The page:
Implantable organic electrodes could make brain interfaces a reality with improved sensitivity and cost

05/26/2015 - 00:00

By Neil Savage -

A new type of implantable electrode can get much more sensitive readings of brain waves and cost substantially less, according to a scientist studying the device. Organic electrochemical transistors (OECTs) consist of conductive polymers and liquid electrolytes, which could make for an easy interface between, say, the surface of the brain and conventional silicon electronics.

Device physicists have been studying OECTs since the early part of this century, says George Malliaras, head of the bioelectronics department at École Nationale Supérieure des Mines de Saint-Étienne, France, but they don’t yet fully understand how they work. 


Ref:  High-performance transistors for bioelectronics through tuning of channel thickness. Science Advances (2015) | DOI: 10.1126/sciadv.1400251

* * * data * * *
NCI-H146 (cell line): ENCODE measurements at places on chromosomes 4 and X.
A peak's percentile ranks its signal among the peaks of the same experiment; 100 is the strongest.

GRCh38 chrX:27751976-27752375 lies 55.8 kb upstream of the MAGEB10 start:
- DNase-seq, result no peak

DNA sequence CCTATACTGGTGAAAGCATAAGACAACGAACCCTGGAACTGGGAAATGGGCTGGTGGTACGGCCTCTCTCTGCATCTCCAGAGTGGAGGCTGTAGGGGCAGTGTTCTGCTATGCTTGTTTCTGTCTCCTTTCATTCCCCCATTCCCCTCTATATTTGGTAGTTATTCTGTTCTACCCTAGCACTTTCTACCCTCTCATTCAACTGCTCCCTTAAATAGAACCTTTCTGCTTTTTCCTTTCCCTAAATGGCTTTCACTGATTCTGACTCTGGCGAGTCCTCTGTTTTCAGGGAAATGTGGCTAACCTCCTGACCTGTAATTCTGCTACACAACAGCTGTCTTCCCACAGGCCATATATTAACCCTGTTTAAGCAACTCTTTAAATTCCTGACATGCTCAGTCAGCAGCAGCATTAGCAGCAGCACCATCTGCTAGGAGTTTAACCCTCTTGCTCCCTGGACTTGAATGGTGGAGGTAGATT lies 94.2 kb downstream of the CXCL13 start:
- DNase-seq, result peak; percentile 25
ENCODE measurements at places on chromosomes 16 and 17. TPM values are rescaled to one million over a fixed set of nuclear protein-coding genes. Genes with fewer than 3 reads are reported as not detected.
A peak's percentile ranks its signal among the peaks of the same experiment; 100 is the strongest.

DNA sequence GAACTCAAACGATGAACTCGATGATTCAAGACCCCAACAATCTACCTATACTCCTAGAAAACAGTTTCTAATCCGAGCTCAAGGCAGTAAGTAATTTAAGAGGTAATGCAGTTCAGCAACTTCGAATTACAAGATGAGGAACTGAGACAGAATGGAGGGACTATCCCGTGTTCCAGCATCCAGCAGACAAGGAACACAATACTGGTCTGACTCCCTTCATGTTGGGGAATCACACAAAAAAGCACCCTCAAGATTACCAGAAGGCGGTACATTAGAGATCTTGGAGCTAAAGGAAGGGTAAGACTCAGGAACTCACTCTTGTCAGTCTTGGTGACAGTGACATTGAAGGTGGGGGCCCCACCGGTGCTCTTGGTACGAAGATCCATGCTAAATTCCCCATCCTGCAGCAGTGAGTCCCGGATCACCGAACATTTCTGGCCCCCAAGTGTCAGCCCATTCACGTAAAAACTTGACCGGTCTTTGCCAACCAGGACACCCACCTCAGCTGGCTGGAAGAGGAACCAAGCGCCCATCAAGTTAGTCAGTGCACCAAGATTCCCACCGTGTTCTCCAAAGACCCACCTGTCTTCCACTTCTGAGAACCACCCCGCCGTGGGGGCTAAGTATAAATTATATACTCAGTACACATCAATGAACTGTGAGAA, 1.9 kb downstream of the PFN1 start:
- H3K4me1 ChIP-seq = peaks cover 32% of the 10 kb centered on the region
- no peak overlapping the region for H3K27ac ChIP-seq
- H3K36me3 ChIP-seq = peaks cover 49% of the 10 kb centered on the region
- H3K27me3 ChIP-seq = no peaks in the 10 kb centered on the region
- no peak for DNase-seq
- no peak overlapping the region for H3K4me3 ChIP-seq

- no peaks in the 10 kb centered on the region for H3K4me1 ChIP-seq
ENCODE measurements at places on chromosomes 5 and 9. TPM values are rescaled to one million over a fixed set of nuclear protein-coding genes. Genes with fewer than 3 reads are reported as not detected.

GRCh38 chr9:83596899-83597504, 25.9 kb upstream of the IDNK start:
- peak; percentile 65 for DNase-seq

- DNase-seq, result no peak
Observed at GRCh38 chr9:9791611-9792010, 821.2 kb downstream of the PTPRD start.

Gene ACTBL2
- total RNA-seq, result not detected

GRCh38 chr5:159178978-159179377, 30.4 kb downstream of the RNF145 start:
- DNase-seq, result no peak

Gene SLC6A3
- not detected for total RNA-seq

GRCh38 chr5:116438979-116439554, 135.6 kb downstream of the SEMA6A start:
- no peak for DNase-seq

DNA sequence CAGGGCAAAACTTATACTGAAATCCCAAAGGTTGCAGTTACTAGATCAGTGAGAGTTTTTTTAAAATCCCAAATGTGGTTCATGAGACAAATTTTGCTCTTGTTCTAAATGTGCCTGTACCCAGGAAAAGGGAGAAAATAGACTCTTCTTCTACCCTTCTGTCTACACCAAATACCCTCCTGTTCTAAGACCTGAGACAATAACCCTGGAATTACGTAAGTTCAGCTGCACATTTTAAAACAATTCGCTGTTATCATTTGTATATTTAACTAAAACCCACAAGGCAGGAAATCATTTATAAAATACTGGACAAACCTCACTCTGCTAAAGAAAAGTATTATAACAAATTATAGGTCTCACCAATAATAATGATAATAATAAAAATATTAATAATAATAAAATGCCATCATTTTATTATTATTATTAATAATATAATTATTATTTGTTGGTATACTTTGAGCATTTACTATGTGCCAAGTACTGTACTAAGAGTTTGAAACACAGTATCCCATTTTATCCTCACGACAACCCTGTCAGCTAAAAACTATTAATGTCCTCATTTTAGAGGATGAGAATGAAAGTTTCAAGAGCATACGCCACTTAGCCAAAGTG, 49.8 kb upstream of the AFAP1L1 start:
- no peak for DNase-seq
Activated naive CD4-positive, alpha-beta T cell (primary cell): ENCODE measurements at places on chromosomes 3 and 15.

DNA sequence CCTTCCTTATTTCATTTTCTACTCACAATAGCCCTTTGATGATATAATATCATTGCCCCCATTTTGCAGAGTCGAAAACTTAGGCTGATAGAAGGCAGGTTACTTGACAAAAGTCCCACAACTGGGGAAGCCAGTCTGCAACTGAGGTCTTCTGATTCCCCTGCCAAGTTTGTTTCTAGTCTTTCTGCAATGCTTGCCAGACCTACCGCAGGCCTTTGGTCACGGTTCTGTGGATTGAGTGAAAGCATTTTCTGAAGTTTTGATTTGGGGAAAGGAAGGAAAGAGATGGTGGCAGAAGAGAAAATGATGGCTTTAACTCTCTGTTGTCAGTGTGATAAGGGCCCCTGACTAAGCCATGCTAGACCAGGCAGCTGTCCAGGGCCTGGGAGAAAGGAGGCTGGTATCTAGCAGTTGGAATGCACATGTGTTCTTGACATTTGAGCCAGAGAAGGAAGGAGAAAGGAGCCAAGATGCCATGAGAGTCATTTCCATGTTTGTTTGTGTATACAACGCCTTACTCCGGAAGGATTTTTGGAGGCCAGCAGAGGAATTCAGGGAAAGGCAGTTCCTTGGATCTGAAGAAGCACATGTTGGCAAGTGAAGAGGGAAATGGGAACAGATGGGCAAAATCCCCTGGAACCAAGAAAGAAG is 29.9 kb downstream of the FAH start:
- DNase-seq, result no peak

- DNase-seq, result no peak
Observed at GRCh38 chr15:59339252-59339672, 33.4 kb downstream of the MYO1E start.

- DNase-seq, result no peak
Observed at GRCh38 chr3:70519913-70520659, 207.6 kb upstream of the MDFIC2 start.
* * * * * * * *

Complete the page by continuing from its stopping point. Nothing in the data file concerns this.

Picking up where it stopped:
Despite recent interest in organic electrochemical transistors (OECTs), sparked by their straightforward fabrication and high performance, the fundamental mechanism behind their operation remains largely unexplored. OECTs use an electrolyte in direct contact with a polymer channel as part of their device structure. Hence, they offer facile integration with biological milieux and are currently used as amplifying transducers for bioelectronics. Ion exchange between electrolyte and channel is believed to take place in OECTs, although the extent of this process and its impact on device characteristics are still unknown. We show that the uptake of ions from an electrolyte into a film of poly(3,4-ethylenedioxythiophene) doped with polystyrene sulfonate (PEDOT:PSS) leads to a purely volumetric capacitance of 39 F/cm3. This results in a dependence of the transconductance on channel thickness, a new degree of freedom that we exploit to demonstrate high-quality recordings of human brain rhythms. Our results bring to the forefront a transistor class in which performance can be tuned independently of device footprint and provide guidelines for the design of materials that will lead to state-of-the-art transistor performance.